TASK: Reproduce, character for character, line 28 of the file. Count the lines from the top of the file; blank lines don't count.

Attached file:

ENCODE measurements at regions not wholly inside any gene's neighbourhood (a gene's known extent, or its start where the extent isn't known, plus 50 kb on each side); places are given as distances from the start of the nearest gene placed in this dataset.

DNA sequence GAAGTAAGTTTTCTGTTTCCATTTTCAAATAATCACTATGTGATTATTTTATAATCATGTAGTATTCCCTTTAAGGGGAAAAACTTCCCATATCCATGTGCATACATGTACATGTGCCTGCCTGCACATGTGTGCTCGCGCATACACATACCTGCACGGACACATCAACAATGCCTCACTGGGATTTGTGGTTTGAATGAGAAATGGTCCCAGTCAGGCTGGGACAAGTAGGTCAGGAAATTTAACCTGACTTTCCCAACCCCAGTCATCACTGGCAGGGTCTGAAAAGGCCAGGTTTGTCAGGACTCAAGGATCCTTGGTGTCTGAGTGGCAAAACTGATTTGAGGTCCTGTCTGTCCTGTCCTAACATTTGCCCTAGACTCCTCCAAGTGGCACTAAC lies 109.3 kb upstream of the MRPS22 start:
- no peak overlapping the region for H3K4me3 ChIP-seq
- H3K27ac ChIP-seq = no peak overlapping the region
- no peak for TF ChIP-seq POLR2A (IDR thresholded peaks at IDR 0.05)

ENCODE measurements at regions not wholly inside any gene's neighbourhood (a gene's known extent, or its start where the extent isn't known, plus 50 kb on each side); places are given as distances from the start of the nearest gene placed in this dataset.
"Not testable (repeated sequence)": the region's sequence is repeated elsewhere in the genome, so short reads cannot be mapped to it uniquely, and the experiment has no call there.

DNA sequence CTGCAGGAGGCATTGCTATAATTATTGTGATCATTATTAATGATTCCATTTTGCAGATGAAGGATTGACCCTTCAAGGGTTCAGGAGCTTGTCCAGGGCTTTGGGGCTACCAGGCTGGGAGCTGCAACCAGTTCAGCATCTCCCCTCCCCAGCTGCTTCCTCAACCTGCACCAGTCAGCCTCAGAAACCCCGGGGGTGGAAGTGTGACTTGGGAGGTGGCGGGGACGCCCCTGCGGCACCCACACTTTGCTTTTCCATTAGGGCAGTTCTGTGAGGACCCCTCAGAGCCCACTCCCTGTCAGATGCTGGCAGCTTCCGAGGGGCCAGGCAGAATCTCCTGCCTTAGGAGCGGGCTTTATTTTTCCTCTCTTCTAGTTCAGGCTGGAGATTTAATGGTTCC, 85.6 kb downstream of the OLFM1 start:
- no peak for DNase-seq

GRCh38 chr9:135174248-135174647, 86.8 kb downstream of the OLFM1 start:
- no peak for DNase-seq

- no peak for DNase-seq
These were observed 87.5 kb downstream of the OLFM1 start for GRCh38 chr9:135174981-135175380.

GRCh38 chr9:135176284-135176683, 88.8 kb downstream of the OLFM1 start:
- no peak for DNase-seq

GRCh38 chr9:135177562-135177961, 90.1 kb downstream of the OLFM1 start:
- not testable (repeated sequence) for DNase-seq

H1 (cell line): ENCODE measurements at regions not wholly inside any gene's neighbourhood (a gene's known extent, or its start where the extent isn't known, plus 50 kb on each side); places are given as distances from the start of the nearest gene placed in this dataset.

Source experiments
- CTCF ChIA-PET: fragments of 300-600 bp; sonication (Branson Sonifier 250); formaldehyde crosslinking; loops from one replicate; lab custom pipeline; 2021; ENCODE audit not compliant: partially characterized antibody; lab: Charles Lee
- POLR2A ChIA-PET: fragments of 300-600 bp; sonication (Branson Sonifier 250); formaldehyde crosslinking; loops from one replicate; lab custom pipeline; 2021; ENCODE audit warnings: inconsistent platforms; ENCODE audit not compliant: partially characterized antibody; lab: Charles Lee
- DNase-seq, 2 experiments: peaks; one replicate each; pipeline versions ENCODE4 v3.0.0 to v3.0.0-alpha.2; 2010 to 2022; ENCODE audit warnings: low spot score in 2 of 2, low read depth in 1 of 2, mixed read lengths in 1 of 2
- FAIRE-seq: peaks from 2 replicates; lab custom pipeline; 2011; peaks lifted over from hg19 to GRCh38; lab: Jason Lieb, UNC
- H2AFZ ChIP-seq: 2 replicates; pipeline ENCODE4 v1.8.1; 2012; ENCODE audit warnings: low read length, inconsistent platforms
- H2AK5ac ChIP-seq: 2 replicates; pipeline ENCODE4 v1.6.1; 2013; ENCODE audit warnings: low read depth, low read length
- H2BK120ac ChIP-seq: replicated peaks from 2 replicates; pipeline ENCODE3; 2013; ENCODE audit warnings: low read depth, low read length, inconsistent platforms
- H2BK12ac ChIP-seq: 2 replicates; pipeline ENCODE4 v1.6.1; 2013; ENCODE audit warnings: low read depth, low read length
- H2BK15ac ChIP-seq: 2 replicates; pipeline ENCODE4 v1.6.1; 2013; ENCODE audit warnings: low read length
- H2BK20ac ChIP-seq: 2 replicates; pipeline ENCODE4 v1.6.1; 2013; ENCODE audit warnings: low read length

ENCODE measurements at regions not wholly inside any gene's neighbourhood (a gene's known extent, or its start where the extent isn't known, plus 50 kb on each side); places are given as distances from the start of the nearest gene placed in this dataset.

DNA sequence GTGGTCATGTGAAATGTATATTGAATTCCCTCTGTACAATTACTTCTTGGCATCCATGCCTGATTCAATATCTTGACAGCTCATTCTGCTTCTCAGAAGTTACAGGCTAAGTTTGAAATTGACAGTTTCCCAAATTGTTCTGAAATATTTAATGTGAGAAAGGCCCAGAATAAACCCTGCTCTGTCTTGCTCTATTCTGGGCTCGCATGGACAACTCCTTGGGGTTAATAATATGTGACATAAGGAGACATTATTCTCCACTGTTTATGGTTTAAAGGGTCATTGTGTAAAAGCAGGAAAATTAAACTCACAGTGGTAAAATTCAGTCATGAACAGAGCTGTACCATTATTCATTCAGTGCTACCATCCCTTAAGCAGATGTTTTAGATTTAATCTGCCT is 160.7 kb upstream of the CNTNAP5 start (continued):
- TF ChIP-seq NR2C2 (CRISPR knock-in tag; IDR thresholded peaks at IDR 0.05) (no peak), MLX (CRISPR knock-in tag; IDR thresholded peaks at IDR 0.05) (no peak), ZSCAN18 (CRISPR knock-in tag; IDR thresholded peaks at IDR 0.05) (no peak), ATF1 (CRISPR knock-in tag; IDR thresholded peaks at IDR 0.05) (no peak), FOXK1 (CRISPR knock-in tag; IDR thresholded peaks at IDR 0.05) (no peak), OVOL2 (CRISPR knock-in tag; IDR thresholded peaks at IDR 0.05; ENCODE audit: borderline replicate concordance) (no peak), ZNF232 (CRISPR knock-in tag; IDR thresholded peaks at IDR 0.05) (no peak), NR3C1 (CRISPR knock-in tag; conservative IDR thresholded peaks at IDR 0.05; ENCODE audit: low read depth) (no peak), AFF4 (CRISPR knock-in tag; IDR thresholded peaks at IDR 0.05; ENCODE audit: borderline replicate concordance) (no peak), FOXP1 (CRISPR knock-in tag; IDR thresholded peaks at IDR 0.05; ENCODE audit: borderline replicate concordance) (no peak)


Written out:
- H2BK15ac ChIP-seq: 2 replicates; pipeline ENCODE4 v1.6.1; 2013; ENCODE audit warnings: low read length